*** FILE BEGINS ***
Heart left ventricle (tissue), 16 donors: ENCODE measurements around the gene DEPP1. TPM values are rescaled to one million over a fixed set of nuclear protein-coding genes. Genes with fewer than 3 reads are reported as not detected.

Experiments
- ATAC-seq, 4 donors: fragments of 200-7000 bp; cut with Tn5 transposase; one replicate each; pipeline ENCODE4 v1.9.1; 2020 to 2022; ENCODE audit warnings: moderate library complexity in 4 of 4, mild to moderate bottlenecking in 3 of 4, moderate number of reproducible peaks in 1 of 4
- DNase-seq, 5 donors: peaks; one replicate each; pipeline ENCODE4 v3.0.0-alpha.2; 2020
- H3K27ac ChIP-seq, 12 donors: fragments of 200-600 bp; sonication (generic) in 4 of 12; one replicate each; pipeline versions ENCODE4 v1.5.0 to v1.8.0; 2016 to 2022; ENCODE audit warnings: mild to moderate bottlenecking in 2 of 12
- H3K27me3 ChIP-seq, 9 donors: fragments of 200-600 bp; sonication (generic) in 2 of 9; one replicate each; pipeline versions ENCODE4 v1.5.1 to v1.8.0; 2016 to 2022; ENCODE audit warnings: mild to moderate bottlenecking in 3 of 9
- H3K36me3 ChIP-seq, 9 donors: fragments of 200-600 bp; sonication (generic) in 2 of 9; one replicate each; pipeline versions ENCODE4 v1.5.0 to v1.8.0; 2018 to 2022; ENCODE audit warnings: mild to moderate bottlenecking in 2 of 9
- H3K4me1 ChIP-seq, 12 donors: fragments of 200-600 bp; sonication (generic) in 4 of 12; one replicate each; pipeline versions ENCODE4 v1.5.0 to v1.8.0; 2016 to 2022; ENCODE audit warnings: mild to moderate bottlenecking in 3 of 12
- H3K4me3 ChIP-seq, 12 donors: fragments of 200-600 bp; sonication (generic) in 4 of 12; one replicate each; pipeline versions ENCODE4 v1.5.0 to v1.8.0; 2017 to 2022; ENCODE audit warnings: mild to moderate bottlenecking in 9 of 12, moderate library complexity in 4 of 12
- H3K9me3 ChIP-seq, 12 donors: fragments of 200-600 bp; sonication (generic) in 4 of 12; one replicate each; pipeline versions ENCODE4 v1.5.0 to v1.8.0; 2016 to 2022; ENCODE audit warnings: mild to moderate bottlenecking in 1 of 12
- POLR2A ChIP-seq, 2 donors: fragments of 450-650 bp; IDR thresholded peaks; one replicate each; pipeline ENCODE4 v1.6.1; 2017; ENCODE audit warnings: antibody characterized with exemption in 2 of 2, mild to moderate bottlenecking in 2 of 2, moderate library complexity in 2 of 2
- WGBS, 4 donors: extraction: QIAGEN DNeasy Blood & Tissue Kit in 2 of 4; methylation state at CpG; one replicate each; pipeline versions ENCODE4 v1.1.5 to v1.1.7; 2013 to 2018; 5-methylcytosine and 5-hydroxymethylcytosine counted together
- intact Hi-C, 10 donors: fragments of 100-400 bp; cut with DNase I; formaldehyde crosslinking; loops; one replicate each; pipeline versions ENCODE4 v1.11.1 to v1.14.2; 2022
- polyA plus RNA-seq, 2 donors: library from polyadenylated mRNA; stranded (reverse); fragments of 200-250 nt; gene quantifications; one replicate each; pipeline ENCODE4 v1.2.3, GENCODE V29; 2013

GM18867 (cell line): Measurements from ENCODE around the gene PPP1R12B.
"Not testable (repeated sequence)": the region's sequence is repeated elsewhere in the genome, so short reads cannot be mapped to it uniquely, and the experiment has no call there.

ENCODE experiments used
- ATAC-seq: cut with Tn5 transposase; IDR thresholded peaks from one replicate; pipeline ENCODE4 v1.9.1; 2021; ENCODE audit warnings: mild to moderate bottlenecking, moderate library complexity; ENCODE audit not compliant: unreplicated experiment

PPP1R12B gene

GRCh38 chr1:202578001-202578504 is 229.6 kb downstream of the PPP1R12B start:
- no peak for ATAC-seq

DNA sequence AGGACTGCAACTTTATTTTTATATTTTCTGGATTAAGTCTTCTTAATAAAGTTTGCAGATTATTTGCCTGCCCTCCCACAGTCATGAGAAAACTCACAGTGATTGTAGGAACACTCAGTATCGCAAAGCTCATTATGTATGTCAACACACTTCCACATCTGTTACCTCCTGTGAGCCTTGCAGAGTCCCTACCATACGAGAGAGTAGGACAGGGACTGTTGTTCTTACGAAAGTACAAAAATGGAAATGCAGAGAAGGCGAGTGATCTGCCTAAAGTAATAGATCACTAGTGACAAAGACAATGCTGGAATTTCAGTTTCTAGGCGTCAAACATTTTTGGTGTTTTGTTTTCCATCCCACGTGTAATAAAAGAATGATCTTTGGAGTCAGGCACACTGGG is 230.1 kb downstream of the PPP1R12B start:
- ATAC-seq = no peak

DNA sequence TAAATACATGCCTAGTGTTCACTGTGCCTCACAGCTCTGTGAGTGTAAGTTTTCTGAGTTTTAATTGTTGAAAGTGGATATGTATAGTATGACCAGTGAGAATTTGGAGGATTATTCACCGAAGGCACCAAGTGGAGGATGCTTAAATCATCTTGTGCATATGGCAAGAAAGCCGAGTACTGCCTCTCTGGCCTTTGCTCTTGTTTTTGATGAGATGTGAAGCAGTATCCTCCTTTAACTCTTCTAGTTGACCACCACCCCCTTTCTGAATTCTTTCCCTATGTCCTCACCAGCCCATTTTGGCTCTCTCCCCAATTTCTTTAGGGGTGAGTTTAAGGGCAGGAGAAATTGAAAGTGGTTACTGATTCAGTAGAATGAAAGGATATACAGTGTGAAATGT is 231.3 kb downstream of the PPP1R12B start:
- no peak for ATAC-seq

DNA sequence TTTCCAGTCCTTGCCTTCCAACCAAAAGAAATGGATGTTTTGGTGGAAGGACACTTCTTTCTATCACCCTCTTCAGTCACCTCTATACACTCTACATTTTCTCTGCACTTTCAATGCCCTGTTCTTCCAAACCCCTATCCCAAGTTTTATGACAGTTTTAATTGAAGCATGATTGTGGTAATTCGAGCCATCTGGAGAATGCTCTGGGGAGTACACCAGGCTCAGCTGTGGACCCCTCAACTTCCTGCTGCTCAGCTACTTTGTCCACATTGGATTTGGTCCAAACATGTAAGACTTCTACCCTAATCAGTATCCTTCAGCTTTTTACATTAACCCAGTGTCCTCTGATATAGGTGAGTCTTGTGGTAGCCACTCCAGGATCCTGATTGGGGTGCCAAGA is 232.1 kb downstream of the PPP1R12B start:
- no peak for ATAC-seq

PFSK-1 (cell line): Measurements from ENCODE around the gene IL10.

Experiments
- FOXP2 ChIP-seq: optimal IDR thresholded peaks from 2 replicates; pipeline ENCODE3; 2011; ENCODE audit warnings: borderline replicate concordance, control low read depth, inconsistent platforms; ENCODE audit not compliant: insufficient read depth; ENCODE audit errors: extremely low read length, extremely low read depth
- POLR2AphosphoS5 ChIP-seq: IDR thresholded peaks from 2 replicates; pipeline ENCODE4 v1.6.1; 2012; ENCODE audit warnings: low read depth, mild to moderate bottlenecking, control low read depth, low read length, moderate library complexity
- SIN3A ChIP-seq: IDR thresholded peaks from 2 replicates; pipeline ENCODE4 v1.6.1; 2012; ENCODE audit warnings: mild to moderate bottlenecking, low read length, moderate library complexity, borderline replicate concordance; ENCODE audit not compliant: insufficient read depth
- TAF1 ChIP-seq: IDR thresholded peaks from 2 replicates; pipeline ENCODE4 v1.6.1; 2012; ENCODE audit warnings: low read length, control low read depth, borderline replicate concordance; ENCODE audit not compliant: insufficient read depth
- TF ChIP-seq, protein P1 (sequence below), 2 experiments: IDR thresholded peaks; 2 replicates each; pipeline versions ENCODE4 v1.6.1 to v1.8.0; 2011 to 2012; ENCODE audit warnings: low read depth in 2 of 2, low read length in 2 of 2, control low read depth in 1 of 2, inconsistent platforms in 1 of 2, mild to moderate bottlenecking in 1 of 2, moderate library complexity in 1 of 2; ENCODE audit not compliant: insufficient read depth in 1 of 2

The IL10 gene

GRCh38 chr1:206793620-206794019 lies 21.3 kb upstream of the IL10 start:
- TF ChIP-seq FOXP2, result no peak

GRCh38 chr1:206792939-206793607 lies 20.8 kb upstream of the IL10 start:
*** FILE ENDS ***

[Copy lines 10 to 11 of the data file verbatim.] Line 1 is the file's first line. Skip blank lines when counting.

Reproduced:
- H3K9me3 ChIP-seq, 12 donors: fragments of 200-600 bp; sonication (generic) in 4 of 12; one replicate each; pipeline versions ENCODE4 v1.5.0 to v1.8.0; 2016 to 2022; ENCODE audit warnings: mild to moderate bottlenecking in 1 of 12
- POLR2A ChIP-seq, 2 donors: fragments of 450-650 bp; IDR thresholded peaks; one replicate each; pipeline ENCODE4 v1.6.1; 2017; ENCODE audit warnings: antibody characterized with exemption in 2 of 2, mild to moderate bottlenecking in 2 of 2, moderate library complexity in 2 of 2